My partner and I came to Canada to be free, yet we are still not fully accepted in our church. So we never imagined our wedding would be so beautiful and noble, made so by our friends and God.
Living in Korea as a LGBTQ minority is like walking through a sand desert with only a bottle of water. However, living as a Christian LGBTQ minority in Korea is like walking through a gravel desert without water or shoes.
I was ignorant of my sexual identity and lived in denial until I accepted it in my late 20s. Over the next five years I was forced to leave the church. My mother, a faithful Christian, sent a text urging me to vote for a survey in agreement with homosexual opposition. After both my partner and I came out to our mothers, we were told to see a psychiatrist. My partner had to meet a minister who was campaigning for an ex-gay movement. When I went to church, I had to listen to prayers about driving homosexuals out, saying gay people were trying to turn Korea into hell. There was no place for LGBTQ people to breathe in Korean churches. In the church, there was not a single hint of pride in Jesus' love and comfort for all. I could bear all the homophobia and violence in church but the most difficult thing was to hide and lie to the people I love, and who love me.
My partner and I had to leave our families, friends, work, and homeland, to create a healthy family and life. We chose Canada as our new homeland, where same-sex marriage is legal, and the country is English-speaking and nature loving. To obtain permanent residency, my partner Ailyn Lee, came to Canada first. On her first Sunday here, she attended a Korean church with her roommate, wary because she didn‘t want to be discriminated against by Korean Christians again. The first sermon she heard was about God‘s love for people who are the socially underprivileged, second-class citizens, and sexual minorities. She was comforted by the sermon and felt the guidance and love of God. From that very day, she became associated with the Korean United Church of Winnipeg (KUCW).
In the summer of 2017, I flew to Canada to marry my partner. We were not thinking of it as a wedding ceremony — just of engaging a marriage official, two witnesses and two rings. But many people were asking my partner when and where the wedding would be held, and we were surprised and embarrassed when people offered congratulations.
One day one of Ailyn’s friends asked, "Marriage is a very important and happy moment to be celebrated. So why don't you think of a marriage ceremony?" With our agreement, the friend planned our wedding. Her husband recorded our videos. My partner’s roommates were witnesses. Rev. Cho officiated, and his wife made bouquets. Church friends celebrated by singing a song; and the owner of a sushi restaurant where my partner was working photographed the wedding. We never imagined in our lives that we would hold a wedding with “congratulatory money” (in Korean wedding culture, guests give money to the bride and groom). Our wedding was the most beautiful and noble moment in the world, made so by our friends and God.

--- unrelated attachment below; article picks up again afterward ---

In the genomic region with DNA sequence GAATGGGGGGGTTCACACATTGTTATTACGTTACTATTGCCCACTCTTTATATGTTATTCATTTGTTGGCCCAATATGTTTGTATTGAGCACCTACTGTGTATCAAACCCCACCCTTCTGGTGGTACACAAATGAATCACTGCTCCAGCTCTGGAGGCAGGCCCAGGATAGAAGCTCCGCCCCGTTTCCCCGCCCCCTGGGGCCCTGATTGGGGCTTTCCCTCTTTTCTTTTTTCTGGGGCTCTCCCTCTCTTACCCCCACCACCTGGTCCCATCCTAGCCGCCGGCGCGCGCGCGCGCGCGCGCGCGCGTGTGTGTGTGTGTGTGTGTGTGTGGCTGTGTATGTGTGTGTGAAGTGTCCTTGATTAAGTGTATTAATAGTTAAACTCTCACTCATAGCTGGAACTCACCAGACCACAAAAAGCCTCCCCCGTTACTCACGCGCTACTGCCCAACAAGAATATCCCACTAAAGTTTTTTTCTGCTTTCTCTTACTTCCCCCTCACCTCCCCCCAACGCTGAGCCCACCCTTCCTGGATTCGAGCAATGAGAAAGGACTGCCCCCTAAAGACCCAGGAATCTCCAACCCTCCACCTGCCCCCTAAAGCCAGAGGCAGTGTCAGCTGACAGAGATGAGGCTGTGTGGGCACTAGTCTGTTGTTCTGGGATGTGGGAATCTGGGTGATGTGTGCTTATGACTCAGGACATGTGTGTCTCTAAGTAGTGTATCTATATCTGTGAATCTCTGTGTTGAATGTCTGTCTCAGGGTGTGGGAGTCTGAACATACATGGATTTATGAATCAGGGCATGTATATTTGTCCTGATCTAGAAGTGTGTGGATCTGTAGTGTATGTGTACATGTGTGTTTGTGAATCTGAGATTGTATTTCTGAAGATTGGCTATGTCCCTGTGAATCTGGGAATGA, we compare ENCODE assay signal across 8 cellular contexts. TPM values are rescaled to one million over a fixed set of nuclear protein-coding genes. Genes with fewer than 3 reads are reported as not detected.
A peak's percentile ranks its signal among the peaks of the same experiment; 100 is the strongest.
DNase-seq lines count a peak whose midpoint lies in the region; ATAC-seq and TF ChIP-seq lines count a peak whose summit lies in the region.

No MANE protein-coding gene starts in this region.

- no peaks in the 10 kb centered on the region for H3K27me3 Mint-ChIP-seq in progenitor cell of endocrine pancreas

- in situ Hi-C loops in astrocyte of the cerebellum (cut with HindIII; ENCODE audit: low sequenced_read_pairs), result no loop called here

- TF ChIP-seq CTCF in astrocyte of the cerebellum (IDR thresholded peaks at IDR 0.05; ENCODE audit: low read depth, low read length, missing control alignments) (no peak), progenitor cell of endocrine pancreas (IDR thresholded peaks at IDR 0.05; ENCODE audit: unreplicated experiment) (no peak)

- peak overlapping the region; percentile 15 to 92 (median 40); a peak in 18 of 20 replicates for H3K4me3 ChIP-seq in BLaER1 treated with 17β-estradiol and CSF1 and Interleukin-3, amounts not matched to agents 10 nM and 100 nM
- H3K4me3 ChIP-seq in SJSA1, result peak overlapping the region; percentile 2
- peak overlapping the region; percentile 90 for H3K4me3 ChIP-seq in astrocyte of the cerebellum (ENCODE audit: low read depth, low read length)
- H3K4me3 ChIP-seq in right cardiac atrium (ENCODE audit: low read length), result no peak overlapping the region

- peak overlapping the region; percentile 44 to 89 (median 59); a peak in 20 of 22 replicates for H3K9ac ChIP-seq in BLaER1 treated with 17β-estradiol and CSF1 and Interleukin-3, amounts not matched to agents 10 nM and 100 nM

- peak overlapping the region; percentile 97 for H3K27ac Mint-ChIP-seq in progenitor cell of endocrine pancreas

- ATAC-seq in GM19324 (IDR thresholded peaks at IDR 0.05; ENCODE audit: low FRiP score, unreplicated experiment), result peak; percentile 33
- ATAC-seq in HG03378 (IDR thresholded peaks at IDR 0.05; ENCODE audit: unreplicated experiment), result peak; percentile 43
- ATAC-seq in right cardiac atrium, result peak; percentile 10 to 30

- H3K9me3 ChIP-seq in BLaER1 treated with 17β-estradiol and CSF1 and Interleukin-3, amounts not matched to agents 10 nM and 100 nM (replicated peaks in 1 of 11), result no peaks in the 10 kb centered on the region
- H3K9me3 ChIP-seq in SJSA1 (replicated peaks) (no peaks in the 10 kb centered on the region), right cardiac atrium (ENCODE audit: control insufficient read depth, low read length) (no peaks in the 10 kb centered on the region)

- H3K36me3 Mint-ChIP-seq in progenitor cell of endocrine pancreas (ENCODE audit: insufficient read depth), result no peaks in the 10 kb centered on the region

Before the wedding, my partner respectfully asked Minister Cho to officiate. He had no reason to refuse because it was a church member’s wedding. However, we were a LGBTQ couple. He must have expected some challenges, but gladly said yes. We were given a happy memory as a gift thanks to the people who cared, loved and supported us. However, we didn’t think the church, the place where we were to be married and which openly accepted us as members, would have such a big problem with it. Rev. Cho, who officiated our marriage, would experience a lot of resistance.
KUCW shares a building with Churchill Park United Church (CPUC), which is an Affirming Ministry. We heard later that some KUCW members opposed our wedding being held in the building. However because CPUC as an affirming congregation welcomes same-sex marriages, we married in the same shared building and our name appears on CPUC’s wedding registry.
Sadly, because of our wedding, some church members left, and Rev. Cho has been persecuted and ridiculed by other Korean pastors and church members in Winnipeg. Although there are more than 10 Korean churches in Winnipeg, only one is a United Church. Decades ago there was an issue at the United Church related to homosexuality, after which the majority of our church members left. They created a new church that condemned homosexuality, and are now the largest Korean church in Winnipeg. They spread rumors and upset our congregation by calling our church a heresy and our congregation worms.
My partner and I came to Canada to be free, but we are still suffering from the gaze and rumors of many fellow Koreans. Although we believe in God like them, we don't seem to believe in the same God. I can say that this is clearly a spiritual fight. The important thing is that we are still standing before God, and are still praying for God’s justice. Our experience with the Korean church and United Church have left us with a lot to consider. We will take courage with those who care for us and love us, and we will seek wisdom and help from God.
When asked to share our story, I consulted the scriptures. In the Bible, the politics, theology, and ideology of the day protected the vested interests of religious and political leaders. They were not interested in the realities and circumstances of the less fortunate. But Jesus’ healing ministry was focused on liberating the marginalized from the oppression and condemnation of religious and political leaders. He was focused on restoring individuals back to community.
If we are to follow Jesus’ example, we must affirm that all people are created in the image of God, and that as God’s children, all are welcome.
— Johanna Park is a member of Korean United Church of Winnipeg in Manitoba. This month she began studies at the Centre for Christian Studies in the diaconal program.